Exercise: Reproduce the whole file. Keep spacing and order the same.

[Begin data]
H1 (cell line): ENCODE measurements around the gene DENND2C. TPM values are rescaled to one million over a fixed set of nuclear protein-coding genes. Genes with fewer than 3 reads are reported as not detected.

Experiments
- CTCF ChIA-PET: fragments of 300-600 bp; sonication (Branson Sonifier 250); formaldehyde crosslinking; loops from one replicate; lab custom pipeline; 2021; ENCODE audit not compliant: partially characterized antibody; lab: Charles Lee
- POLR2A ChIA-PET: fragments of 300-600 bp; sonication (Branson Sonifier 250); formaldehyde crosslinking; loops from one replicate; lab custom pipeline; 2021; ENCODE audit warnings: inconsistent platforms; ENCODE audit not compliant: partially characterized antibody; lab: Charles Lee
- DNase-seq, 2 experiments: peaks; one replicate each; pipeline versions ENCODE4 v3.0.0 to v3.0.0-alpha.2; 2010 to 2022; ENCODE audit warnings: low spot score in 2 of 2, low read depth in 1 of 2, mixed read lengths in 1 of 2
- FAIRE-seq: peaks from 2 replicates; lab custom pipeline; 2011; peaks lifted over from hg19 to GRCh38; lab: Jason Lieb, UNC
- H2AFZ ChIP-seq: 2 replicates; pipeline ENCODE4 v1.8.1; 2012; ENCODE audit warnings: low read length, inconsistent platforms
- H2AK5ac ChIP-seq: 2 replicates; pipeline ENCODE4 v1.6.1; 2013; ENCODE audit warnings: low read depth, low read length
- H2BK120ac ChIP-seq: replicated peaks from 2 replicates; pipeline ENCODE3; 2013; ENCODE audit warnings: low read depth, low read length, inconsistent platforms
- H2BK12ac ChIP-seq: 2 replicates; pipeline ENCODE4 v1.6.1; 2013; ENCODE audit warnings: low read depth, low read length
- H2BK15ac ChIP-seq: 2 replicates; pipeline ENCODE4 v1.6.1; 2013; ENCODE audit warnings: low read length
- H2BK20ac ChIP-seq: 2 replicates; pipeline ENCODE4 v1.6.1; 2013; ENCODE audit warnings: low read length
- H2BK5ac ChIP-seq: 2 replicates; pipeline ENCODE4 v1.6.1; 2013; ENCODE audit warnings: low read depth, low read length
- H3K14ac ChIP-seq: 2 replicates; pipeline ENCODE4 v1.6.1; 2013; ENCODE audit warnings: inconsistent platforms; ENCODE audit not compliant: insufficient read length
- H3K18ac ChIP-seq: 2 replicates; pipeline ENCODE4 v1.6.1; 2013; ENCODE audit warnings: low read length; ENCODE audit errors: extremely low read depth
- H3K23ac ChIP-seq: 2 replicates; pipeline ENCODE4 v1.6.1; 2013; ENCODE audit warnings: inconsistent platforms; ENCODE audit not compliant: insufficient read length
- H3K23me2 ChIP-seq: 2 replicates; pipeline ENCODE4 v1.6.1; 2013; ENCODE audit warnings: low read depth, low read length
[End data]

H1 (cell line): ENCODE measurements around the gene DENND2C. TPM values are rescaled to one million over a fixed set of nuclear protein-coding genes. Genes with fewer than 3 reads are reported as not detected.

Experiments
- CTCF ChIA-PET: fragments of 300-600 bp; sonication (Branson Sonifier 250); formaldehyde crosslinking; loops from one replicate; lab custom pipeline; 2021; ENCODE audit not compliant: partially characterized antibody; lab: Charles Lee
- POLR2A ChIA-PET: fragments of 300-600 bp; sonication (Branson Sonifier 250); formaldehyde crosslinking; loops from one replicate; lab custom pipeline; 2021; ENCODE audit warnings: inconsistent platforms; ENCODE audit not compliant: partially characterized antibody; lab: Charles Lee
- DNase-seq, 2 experiments: peaks; one replicate each; pipeline versions ENCODE4 v3.0.0 to v3.0.0-alpha.2; 2010 to 2022; ENCODE audit warnings: low spot score in 2 of 2, low read depth in 1 of 2, mixed read lengths in 1 of 2
- FAIRE-seq: peaks from 2 replicates; lab custom pipeline; 2011; peaks lifted over from hg19 to GRCh38; lab: Jason Lieb, UNC
- H2AFZ ChIP-seq: 2 replicates; pipeline ENCODE4 v1.8.1; 2012; ENCODE audit warnings: low read length, inconsistent platforms
- H2AK5ac ChIP-seq: 2 replicates; pipeline ENCODE4 v1.6.1; 2013; ENCODE audit warnings: low read depth, low read length
- H2BK120ac ChIP-seq: replicated peaks from 2 replicates; pipeline ENCODE3; 2013; ENCODE audit warnings: low read depth, low read length, inconsistent platforms
- H2BK12ac ChIP-seq: 2 replicates; pipeline ENCODE4 v1.6.1; 2013; ENCODE audit warnings: low read depth, low read length
- H2BK15ac ChIP-seq: 2 replicates; pipeline ENCODE4 v1.6.1; 2013; ENCODE audit warnings: low read length
- H2BK20ac ChIP-seq: 2 replicates; pipeline ENCODE4 v1.6.1; 2013; ENCODE audit warnings: low read length
- H2BK5ac ChIP-seq: 2 replicates; pipeline ENCODE4 v1.6.1; 2013; ENCODE audit warnings: low read depth, low read length
- H3K14ac ChIP-seq: 2 replicates; pipeline ENCODE4 v1.6.1; 2013; ENCODE audit warnings: inconsistent platforms; ENCODE audit not compliant: insufficient read length
- H3K18ac ChIP-seq: 2 replicates; pipeline ENCODE4 v1.6.1; 2013; ENCODE audit warnings: low read length; ENCODE audit errors: extremely low read depth
- H3K23ac ChIP-seq: 2 replicates; pipeline ENCODE4 v1.6.1; 2013; ENCODE audit warnings: inconsistent platforms; ENCODE audit not compliant: insufficient read length
- H3K23me2 ChIP-seq: 2 replicates; pipeline ENCODE4 v1.6.1; 2013; ENCODE audit warnings: low read depth, low read length